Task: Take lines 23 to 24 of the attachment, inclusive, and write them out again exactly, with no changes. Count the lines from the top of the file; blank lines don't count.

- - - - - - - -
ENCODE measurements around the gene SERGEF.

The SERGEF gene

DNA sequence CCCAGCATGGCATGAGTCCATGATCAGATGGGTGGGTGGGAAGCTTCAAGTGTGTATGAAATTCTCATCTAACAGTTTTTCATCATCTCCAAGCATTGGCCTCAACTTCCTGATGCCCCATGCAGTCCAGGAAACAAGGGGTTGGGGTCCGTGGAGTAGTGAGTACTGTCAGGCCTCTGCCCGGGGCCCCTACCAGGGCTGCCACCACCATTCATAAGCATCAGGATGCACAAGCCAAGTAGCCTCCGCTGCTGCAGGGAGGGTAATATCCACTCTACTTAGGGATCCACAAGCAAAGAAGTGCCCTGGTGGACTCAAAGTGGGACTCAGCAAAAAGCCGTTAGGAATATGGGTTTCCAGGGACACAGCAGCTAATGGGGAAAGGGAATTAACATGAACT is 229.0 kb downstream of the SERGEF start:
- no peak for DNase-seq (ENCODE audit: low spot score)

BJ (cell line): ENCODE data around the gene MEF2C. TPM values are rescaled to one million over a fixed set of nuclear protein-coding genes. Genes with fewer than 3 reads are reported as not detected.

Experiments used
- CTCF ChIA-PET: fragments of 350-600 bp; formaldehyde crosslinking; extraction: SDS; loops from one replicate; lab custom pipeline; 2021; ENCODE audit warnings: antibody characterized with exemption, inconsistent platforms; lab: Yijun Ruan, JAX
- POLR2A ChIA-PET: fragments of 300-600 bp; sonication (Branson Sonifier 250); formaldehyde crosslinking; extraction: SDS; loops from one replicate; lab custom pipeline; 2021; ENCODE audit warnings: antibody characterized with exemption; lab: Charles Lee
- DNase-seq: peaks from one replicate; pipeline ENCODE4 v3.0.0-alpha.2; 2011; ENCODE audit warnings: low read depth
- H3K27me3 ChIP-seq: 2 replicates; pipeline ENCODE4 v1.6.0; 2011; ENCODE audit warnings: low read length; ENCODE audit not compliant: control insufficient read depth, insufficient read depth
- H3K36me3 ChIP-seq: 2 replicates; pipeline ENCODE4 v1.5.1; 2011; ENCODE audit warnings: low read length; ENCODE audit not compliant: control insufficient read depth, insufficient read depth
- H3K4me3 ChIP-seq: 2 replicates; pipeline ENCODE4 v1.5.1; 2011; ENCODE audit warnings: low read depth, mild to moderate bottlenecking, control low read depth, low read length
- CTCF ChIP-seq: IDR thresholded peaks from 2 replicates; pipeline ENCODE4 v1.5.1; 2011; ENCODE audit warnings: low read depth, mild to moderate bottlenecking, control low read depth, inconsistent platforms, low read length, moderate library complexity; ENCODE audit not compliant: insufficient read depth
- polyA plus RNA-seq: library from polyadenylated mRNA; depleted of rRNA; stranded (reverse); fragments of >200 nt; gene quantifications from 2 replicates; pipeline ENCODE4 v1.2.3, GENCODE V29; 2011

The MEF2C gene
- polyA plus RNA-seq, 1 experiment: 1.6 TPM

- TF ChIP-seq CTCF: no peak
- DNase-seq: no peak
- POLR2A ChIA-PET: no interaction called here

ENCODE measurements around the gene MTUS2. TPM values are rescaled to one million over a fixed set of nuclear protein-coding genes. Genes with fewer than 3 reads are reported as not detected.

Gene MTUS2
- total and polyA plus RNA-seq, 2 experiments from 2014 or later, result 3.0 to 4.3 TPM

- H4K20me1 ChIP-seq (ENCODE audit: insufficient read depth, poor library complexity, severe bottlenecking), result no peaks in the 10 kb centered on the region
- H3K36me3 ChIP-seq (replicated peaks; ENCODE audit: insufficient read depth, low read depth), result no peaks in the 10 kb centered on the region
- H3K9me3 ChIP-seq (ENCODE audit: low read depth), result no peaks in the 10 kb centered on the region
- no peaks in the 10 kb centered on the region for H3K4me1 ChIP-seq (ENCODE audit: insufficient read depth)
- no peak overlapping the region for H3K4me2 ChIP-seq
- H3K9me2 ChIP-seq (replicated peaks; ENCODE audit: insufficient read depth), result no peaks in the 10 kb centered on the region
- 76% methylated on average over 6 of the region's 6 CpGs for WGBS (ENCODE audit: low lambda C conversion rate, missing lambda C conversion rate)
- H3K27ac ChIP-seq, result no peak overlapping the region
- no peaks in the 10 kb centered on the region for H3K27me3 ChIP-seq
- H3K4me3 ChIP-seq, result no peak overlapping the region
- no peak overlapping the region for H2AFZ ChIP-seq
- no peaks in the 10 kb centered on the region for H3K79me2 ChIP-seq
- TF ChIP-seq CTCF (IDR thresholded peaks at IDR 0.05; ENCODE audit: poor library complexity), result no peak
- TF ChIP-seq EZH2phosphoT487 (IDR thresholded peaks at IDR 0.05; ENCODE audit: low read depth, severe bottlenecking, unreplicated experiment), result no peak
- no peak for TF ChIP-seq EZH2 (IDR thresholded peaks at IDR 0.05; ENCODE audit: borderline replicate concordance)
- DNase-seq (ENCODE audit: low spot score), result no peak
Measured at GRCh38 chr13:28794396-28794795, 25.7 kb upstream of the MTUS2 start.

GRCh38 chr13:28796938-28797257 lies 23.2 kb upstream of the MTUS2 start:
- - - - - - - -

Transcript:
- H4K20me1 ChIP-seq (ENCODE audit: insufficient read depth, poor library complexity, severe bottlenecking), result no peaks in the 10 kb centered on the region
- H3K36me3 ChIP-seq (replicated peaks; ENCODE audit: insufficient read depth, low read depth), result no peaks in the 10 kb centered on the region